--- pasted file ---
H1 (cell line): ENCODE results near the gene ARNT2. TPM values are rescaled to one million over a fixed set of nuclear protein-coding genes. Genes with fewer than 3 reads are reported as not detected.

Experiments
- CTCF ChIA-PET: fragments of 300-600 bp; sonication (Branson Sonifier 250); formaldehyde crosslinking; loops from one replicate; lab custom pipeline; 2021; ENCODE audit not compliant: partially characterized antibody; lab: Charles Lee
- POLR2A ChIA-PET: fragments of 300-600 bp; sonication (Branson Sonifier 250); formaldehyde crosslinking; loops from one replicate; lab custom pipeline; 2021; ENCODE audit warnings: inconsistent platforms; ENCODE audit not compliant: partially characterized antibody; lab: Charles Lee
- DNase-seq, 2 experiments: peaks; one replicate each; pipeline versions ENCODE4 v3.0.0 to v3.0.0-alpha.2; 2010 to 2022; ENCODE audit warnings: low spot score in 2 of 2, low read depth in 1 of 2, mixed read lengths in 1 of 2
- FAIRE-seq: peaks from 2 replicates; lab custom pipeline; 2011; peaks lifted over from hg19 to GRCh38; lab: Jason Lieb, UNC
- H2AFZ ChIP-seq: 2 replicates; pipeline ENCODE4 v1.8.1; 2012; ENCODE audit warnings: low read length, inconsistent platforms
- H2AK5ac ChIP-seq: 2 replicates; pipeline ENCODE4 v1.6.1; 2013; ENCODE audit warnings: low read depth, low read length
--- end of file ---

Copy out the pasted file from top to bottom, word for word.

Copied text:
H1 (cell line): ENCODE results near the gene ARNT2. TPM values are rescaled to one million over a fixed set of nuclear protein-coding genes. Genes with fewer than 3 reads are reported as not detected.

Experiments
- CTCF ChIA-PET: fragments of 300-600 bp; sonication (Branson Sonifier 250); formaldehyde crosslinking; loops from one replicate; lab custom pipeline; 2021; ENCODE audit not compliant: partially characterized antibody; lab: Charles Lee
- POLR2A ChIA-PET: fragments of 300-600 bp; sonication (Branson Sonifier 250); formaldehyde crosslinking; loops from one replicate; lab custom pipeline; 2021; ENCODE audit warnings: inconsistent platforms; ENCODE audit not compliant: partially characterized antibody; lab: Charles Lee
- DNase-seq, 2 experiments: peaks; one replicate each; pipeline versions ENCODE4 v3.0.0 to v3.0.0-alpha.2; 2010 to 2022; ENCODE audit warnings: low spot score in 2 of 2, low read depth in 1 of 2, mixed read lengths in 1 of 2
- FAIRE-seq: peaks from 2 replicates; lab custom pipeline; 2011; peaks lifted over from hg19 to GRCh38; lab: Jason Lieb, UNC
- H2AFZ ChIP-seq: 2 replicates; pipeline ENCODE4 v1.8.1; 2012; ENCODE audit warnings: low read length, inconsistent platforms
- H2AK5ac ChIP-seq: 2 replicates; pipeline ENCODE4 v1.6.1; 2013; ENCODE audit warnings: low read depth, low read length